The purpose of the Big Dumb Object in science fiction is to cure us of our familiarity with the universe. We tend to forget that the universe is complex, vast, exotic, eerie, and downright mystifying. Our daily experiences with its odd phenomena constitute what is normal, and normal is, of course, that which we’re inclined to take for granted. Among the bizarre things we accept as normal are the spontaneous development of a child into an adult, our ability to perceive coherent images and sounds that reach us through a tangled mess of reflecting waves, that there “are mountains in Chile, and not a hill in La Plata,” and the fortunate fact that Jupiter hasn’t yet sent the Earth spinning out of the Solar System.
Big Dumb Objects are metaphors that regenerate the strangeness of the universe in order remind us that a strange universe is a necessary condition for the sublime experience of scientific discovery. Two writers who knew this well were Arthur C. Clarke and John Keats. Continue reading
Arthur C. Clarke didn’t write write typical post-apocalyptic stories, but he sure liked to write about dying worlds, long-abandoned constructions, last cities, the end of humanity, and vast, empty spaces. In his stories, humans who face extinction, or who live as the last holdouts on a barren Earth, are not doomed. Instead, they’re about to have their consciousness expanded as they become tied into a grand galactic narrative. But unlike other galactic narratives like Asimov’s Foundation trilogy, which treat the galaxy or universe as a gigantic platform on which to re-stage Edward Gibbon, Clarke keeps his universe unfailingly mysterious. Pursuing that mystery is humanity’s noblest aim – it is an essentially religious imperative that becomes a means of transcendence.
What that means for Clarke’s End of the World stories is that the theme of extinction or a dying Earth is an opportunity to encourage us to leave our petty terrestrial concerns behind and embrace our galactic manifest destiny. Continue reading
Within science fiction, there is a great tradition of the oddball post-apocalyptic novel, pioneered by Philip Dick in Dr. Bloodmoney (1965) and Deus Irae (with Roger Zelazny, 1976). It is a tradition still thriving today in books like Jonathan Lethem’s Amnesia Moon (1995) and Ryna Boudinot’s Blueprints of the Afterlife (2012), and it includes Denis Johnson’s lyrical Fiskadoro. The oddball post-apocalyptic novel is not concerned with the gritty realities of survival; instead, it takes place in a less lethal and much more hallucinatory setting that is populated with various hucksters, grotesques, dreamers, and generally confused people who are trying to figure out just what the hell is going on.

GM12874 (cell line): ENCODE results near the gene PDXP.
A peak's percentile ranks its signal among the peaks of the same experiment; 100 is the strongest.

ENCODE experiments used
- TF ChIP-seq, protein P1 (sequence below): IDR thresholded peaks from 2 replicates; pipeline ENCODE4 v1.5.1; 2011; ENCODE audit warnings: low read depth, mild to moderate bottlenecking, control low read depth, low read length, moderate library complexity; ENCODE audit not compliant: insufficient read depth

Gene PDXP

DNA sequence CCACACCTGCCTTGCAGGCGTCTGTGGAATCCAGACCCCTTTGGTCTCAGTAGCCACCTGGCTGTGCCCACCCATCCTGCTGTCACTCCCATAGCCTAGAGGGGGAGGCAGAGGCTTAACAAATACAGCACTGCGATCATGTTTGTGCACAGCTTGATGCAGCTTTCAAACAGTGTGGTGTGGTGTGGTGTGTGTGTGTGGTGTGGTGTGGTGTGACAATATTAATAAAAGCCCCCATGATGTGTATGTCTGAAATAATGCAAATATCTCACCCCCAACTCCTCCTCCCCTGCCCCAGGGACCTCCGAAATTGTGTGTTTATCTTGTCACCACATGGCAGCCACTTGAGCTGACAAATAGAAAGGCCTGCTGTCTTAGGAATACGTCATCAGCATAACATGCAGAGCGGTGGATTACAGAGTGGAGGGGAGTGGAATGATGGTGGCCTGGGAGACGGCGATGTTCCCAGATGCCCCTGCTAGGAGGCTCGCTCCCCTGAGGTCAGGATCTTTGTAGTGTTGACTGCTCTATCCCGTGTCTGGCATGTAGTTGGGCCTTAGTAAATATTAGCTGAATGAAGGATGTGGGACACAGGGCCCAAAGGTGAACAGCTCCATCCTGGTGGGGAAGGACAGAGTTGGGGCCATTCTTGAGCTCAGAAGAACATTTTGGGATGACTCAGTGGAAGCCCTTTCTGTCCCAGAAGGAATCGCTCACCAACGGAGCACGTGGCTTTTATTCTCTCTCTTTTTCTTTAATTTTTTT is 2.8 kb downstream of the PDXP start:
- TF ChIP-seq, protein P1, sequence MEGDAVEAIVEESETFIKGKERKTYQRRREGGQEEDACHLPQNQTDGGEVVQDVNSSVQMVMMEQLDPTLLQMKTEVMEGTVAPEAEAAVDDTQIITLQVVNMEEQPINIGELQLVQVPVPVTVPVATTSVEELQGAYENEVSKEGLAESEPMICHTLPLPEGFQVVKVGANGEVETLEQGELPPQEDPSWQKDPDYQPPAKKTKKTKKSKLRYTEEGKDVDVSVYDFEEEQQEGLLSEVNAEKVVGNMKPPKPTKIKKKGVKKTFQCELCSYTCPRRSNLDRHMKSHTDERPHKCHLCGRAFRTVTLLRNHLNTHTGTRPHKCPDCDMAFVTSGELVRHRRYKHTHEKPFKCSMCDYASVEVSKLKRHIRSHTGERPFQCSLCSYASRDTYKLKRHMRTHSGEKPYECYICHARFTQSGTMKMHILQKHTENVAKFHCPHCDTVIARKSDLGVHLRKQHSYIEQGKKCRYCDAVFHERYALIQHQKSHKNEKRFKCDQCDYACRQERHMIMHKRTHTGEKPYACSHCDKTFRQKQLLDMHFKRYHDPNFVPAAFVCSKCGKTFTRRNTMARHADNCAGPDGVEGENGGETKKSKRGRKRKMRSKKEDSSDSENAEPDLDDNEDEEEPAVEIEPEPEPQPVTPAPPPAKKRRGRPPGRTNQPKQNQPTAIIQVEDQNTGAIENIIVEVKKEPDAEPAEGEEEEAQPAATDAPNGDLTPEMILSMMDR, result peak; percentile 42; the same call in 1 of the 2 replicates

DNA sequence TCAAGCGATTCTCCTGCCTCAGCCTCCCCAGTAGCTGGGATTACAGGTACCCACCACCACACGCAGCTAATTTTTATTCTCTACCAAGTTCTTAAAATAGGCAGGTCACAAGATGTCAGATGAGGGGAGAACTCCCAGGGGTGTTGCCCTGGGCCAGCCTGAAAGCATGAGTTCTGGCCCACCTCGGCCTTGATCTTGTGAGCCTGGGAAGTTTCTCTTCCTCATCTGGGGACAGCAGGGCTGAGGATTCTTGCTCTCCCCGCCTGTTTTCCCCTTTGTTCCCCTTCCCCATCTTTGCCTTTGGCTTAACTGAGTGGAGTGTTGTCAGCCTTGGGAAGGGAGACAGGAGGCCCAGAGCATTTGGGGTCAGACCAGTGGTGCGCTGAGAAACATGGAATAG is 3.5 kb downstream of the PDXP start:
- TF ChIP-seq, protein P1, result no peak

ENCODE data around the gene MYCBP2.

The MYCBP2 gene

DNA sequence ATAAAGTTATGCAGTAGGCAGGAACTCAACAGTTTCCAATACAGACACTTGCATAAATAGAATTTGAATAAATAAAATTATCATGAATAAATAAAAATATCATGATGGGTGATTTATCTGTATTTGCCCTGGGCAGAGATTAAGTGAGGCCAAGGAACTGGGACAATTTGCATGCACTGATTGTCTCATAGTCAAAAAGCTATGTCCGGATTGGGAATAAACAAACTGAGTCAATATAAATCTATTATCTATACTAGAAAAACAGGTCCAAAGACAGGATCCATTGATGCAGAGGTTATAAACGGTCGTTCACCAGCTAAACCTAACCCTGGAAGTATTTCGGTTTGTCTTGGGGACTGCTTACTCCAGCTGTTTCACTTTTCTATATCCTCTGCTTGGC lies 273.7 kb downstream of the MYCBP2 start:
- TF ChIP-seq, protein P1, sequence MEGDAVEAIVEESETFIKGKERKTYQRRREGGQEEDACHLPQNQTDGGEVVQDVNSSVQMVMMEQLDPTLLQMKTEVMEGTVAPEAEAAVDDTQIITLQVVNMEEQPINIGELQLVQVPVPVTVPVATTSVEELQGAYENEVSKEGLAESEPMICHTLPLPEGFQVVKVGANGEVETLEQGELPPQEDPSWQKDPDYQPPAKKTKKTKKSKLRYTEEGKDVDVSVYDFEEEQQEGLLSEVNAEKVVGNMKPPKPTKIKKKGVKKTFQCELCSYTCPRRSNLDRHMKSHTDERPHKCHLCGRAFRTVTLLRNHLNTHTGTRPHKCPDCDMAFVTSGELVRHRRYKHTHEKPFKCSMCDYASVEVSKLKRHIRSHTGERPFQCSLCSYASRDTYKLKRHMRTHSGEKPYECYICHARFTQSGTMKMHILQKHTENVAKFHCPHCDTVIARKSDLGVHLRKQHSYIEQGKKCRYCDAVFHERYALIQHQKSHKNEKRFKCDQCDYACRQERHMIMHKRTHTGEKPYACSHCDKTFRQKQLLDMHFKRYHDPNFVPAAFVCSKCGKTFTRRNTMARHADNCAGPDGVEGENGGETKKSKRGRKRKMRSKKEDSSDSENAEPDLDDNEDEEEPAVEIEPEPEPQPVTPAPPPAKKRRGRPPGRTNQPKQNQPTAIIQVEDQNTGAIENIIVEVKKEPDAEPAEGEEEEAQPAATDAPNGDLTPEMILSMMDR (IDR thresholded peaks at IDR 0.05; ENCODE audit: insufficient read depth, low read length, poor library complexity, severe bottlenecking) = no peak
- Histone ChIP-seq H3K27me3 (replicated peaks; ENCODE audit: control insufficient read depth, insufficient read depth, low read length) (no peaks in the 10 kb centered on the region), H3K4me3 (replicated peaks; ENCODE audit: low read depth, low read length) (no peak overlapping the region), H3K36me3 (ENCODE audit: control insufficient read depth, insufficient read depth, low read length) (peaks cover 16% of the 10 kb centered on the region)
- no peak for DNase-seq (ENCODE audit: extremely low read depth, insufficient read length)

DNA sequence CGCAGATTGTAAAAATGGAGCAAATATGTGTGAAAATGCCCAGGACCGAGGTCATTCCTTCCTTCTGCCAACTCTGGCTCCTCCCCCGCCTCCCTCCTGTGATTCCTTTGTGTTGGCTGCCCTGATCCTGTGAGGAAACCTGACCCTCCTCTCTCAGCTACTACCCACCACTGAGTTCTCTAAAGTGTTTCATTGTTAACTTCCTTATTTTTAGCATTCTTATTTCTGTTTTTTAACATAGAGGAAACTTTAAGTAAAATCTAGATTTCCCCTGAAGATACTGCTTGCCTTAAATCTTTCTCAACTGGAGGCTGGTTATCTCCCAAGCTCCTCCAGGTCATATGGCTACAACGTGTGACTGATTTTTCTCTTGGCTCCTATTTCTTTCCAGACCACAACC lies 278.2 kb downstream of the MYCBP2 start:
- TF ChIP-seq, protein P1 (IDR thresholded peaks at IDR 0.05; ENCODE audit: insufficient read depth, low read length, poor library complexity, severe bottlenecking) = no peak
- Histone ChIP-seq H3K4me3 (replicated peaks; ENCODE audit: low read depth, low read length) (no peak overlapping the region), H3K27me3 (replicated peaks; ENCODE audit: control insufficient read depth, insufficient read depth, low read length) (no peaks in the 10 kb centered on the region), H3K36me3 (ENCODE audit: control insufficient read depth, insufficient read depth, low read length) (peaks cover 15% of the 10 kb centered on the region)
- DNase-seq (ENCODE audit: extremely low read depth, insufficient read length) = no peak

The post-apocalyptic setting of Fiskadoro is a group of small fishing communities in the paradise of the Florida Keys, about sixty years after a nuclear war destroyed North America and probably much of the rest of the world. Life here is based on scraps of the pre-holocaust world: physical scraps, scraps of language, scraps of identity, and scraps of awareness of the birth of the present world. Salvaged car seats make up the living room furniture, and people speak in a combination of broken English and Spanish. The residents of these villages piece together their identities by assuming names of celebrities nobody can any longer recall, or grandiose but largely irrelevant titles like ‘Manager of the Miami Symphony Orchestra’. Continue reading
If you like the pulp science fiction of the Campbellian Golden Age from the late 1930’s to the early 1950’s, you’re bound to run across A.E. van Vogt’s name on nearly every must-read list. (Incidentally, not everyone, including me, considers this era to be the real Golden Age of science fiction). For fans of vintage science fiction, van Vogt is essential because his works were crucial in the canalization of many of the core ideas that we now consider essential to science fiction. At the same time, van Vogt is infuriating because his writing is annoyingly juvenile, even when compared against the other writers who shared pages in the same magazines aimed at juveniles.
When you read van Vogt today, it’s hard not to wonder what people saw in this guy when they ranked his works as some of the greatest ever in science fiction. Continue reading
City at World’s End, Edmond Hamilton (serialized 1950, book reprint 1951)
On March 1st, 1954, on the Bikini atoll of the Marshall Islands, U.S. scientists detonated a thermonuclear hydrogen bomb called Castle Bravo. The expected yield of Bravo was five megatons TNT, but the scientists had missed a crucial fusion reaction that took place in this particular bomb design. As one scientist described it to the historian Richard Rhodes, “They really didn’t know that with lithium7 there was an n, 2n reaction [i.e., one neutron entering a lithium nucleus knocked two neutrons out]. They missed it entirely.” The actual yield of Bravo was three times the expected yield, measuring in at fifteen megatons. The blast blew a 6,500 ft diameter hole through the coral and trapped people in observation bunkers that were supposed to be situated far from the blast zone. Japanese fishermen aboard the vessel Lucky Dragon were exposed to high levels of radioactive fallout, leading to the death of one member of the crew and sparking an international incident between the US and the country that less than nine years before had been the world’s first nation to be attacked with nuclear weapons.
Recent popular fears that physicists would destroy the world through miniature black holes created in the Large Hadron Collider are just the latest manifestation of the difficulty people have long had in deciding whether to view scientists as the sorcerer or the apprentice. Continue reading